Monthly Archives: November 2005
Denmark in December
I am off to Copenhagen tomorrow to attend the Digital Arts & Culture conference. There are a few papers that speak directly (more or less) to my current/future research of the relationship between gamers and designers (specifically in the case of MMOG’s for myself). As well as a bunch of other interesting works. Check out the abstracts if you get time, theres a nice diversity in topics from pure design, to narrative and art in games. Otherwise, ill do a post-mortem when i get back.
CFP: She’s Such a Geek
I could think of a few people who would be interested in this =)
Geeks are taking over the world. They make the most popular movies and games, pioneer new ways to communicate using technology, and create new ideas that will change the future. But the stereotype is that only men can be geeks. So when are we going to hear from the triumphant female nerds whose stories of outer space battles will inspire generations, and whose inventions will change the future? Right now.
Female geeks are busting out of the labs and into the spotlight. They have the skills and knowledge that can inspire social progress, scientific breakthroughs, and change the world for the better, and they’re making their voices heard, some for the first time, in Annalee Newitz and Charlie Anders’ book She’s Such a Geek. This anthology will celebrate women who have flourished in the male-dominated realms of technical and cultural arcana. We’re looking for a wide range of personal essays about the meaning of female nerdhood by women who are in love with genomics, obsessed with blogging, learned about sex from Dungeons and Dragons, and aren’t afraid to match wits with men or computers. The essays in She’s Such a Geek will explain what it means to be passionately engaged with technical or obscure topics ˜ and how to deal with it when people tell you that your interests are weird, especially for a girl. This book aims to bust stereotypes of what it means to be a geek, as well as what it means to be female.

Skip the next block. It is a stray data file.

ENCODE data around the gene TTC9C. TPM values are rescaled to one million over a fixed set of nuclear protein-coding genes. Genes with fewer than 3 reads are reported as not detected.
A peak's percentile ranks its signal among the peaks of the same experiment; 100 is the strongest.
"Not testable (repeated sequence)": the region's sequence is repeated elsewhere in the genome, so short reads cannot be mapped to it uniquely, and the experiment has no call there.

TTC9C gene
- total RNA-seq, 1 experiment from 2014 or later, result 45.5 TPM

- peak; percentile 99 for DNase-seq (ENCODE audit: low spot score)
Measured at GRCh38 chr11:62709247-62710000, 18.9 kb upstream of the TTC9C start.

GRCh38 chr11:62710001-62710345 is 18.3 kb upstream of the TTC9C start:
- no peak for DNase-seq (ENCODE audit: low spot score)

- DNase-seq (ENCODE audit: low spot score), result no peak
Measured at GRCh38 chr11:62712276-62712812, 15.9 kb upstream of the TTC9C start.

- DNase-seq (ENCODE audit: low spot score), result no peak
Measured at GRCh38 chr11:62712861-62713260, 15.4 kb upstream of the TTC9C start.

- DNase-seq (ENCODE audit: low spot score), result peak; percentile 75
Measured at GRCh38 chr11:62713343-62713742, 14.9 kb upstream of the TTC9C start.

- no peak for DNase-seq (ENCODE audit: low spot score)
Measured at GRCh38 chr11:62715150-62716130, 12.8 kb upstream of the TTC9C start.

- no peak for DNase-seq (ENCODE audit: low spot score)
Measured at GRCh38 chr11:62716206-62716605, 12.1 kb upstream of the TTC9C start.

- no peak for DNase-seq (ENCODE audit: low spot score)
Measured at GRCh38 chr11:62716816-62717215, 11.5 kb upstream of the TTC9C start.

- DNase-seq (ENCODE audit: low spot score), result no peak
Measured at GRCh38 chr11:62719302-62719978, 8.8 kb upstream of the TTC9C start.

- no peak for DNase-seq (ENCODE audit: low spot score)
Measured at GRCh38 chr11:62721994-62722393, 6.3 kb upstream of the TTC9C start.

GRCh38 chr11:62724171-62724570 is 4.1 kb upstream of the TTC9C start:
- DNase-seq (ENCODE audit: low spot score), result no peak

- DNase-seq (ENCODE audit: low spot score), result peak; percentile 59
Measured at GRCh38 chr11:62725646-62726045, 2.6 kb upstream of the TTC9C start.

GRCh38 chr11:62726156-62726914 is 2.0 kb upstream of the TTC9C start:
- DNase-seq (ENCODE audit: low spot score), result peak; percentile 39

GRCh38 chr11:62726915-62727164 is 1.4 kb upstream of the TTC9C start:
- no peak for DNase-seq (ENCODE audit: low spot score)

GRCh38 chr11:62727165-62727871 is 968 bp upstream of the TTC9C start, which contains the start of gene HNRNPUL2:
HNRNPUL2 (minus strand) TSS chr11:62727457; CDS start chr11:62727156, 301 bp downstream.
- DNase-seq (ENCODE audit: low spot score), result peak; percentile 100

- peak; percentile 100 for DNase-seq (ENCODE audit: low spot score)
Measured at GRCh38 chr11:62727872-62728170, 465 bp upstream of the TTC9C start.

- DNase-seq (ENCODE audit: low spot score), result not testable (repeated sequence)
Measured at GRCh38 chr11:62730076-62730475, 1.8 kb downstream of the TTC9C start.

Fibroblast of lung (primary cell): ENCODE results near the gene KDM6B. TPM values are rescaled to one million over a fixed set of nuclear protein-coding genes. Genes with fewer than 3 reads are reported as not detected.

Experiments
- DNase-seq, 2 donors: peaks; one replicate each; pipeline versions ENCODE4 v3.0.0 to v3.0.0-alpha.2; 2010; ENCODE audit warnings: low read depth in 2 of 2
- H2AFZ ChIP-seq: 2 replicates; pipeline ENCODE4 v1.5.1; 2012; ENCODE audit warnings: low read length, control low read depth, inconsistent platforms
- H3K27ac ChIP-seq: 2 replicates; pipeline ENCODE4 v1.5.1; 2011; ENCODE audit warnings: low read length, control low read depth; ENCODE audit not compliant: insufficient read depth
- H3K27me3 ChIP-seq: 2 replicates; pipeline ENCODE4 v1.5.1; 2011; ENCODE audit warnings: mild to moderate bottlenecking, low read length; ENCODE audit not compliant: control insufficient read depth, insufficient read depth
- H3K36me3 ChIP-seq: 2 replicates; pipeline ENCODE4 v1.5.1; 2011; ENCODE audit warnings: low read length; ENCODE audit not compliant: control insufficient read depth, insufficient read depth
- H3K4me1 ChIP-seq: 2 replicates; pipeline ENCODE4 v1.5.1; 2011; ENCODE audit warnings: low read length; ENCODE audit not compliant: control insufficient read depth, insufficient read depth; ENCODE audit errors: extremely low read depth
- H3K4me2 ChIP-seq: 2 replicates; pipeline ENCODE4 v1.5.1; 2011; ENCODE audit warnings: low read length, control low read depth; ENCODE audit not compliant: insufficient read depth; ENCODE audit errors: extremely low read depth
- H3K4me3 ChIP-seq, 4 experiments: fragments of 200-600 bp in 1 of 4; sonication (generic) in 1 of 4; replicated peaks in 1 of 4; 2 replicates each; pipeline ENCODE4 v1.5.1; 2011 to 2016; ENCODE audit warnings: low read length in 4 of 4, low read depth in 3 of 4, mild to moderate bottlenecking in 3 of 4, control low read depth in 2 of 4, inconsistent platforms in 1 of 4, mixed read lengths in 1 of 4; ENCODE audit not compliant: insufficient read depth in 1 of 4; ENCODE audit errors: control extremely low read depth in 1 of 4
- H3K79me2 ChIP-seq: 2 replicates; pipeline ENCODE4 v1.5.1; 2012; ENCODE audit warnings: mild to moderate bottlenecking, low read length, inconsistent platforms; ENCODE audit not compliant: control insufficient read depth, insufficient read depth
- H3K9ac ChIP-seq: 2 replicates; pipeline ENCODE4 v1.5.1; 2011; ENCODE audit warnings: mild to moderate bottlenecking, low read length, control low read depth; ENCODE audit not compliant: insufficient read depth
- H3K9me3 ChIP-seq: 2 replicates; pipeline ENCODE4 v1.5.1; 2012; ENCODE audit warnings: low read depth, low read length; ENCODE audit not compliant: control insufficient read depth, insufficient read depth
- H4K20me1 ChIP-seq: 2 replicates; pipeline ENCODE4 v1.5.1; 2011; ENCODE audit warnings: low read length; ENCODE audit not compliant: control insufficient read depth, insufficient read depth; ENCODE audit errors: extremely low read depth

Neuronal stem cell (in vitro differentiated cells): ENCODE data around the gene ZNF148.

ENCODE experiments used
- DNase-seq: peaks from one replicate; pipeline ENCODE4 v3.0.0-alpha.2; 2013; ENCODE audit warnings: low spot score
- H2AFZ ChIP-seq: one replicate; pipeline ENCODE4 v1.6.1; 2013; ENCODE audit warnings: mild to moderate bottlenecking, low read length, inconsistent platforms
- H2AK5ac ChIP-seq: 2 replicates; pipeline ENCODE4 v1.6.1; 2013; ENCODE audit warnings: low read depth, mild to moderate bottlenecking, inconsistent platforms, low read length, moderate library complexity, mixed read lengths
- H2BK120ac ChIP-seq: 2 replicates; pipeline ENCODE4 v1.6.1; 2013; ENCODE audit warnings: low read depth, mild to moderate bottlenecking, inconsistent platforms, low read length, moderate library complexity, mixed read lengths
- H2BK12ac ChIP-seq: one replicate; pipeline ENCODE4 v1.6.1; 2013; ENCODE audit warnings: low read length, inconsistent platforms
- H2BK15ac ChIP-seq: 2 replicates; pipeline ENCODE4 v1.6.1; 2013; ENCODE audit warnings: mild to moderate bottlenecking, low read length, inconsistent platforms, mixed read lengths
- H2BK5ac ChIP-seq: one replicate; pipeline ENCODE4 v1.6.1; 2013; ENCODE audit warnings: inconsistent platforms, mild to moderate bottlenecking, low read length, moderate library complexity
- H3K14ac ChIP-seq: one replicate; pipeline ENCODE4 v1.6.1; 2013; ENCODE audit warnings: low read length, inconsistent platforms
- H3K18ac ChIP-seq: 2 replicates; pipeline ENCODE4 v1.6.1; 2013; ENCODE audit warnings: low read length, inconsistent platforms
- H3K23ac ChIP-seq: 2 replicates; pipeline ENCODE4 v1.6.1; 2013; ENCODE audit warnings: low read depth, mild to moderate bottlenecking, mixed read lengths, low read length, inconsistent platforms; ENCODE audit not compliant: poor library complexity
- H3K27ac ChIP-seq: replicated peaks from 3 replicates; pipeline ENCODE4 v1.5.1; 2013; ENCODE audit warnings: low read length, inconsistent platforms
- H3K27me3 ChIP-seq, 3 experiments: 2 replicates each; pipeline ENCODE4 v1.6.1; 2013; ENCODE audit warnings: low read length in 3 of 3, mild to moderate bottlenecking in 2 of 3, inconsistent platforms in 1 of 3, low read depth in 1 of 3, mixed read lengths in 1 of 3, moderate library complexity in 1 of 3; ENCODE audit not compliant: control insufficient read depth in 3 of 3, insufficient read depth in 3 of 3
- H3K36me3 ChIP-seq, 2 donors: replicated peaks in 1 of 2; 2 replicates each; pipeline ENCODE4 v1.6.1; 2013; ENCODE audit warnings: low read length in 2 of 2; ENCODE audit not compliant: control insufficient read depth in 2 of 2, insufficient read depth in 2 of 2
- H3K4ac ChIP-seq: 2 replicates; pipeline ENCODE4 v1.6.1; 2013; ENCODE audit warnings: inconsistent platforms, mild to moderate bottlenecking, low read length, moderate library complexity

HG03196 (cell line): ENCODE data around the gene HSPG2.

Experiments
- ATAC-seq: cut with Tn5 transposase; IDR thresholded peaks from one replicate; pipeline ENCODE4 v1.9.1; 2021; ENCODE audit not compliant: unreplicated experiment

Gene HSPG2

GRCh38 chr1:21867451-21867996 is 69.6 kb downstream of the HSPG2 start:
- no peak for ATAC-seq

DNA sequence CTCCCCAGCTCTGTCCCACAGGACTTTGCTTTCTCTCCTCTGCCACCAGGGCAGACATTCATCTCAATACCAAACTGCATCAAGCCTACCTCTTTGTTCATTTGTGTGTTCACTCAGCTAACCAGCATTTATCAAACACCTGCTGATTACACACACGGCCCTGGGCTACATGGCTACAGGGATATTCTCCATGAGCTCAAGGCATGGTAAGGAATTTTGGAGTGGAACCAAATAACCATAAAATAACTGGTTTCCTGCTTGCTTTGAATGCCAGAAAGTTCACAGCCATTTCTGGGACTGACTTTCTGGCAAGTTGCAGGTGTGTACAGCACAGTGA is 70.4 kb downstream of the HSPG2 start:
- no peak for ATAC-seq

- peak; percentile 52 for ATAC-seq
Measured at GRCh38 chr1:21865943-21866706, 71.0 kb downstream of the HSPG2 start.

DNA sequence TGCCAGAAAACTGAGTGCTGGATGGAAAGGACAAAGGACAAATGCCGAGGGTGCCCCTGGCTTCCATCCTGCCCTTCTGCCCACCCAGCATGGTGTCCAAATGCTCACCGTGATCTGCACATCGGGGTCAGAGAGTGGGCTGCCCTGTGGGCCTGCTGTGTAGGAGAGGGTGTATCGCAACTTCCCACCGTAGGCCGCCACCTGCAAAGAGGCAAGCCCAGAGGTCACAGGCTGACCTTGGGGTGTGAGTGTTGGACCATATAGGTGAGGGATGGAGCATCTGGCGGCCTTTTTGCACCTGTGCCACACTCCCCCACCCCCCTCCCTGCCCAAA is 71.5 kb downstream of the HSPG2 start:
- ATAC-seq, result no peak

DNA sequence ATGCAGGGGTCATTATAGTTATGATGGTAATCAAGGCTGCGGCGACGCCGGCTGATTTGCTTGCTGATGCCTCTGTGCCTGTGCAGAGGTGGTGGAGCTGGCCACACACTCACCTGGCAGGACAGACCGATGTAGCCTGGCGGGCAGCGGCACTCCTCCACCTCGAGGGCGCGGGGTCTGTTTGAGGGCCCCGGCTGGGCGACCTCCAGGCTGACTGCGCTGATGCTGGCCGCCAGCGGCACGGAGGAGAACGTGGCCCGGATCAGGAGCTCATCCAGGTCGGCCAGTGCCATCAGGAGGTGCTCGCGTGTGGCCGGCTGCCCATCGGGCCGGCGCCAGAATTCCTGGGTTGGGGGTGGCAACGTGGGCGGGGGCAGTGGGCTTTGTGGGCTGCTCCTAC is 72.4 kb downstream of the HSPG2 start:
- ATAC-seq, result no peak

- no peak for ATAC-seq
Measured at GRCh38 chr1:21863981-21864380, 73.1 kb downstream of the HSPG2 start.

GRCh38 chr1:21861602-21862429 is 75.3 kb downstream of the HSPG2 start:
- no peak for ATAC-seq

More than anything, She’s Such a Geek is a celebration and call to arms: it’s a hopeful book which looks forward to a day when women will pilot spaceships, invent molecular motors, design the next ultra-tiny supercomputer, write epics, and run the government.
We want introspective essays that explain what being a geek has meant to you. Describe how you’ve fought stereotypes to be accepted among nerds. Explore why you are obsessed with topics and ideas that are supposed to be “for boys only.” Tell us how you felt the day you realized that you would be devoting the rest of your life to discovering algorithms or collecting comic books. We want strong, personal writing that is also smart and critical. We don’t mind if you use the word “fuck,” and we don’t mind if you use the word “telomerase.” Be celebratory, polemical, wistful, angry, and just plain dorky.
Possible topics include:
· what turned you into a geek
· your career in science, technology, or engineering
· growing up geeky
· being a geek in high school today
· battling geek stereotypes (i.e racial stereotypes and geekdom, culturalanalysis of geek chic and the truth about nerds, the idea that women have to choose between being sexually desirable and smart, stereotypes about geek professions such as computer programmers)
· sex and dating among geeks
· science fiction fandom
· role-playing game or comic-book subcultures
· the joys of math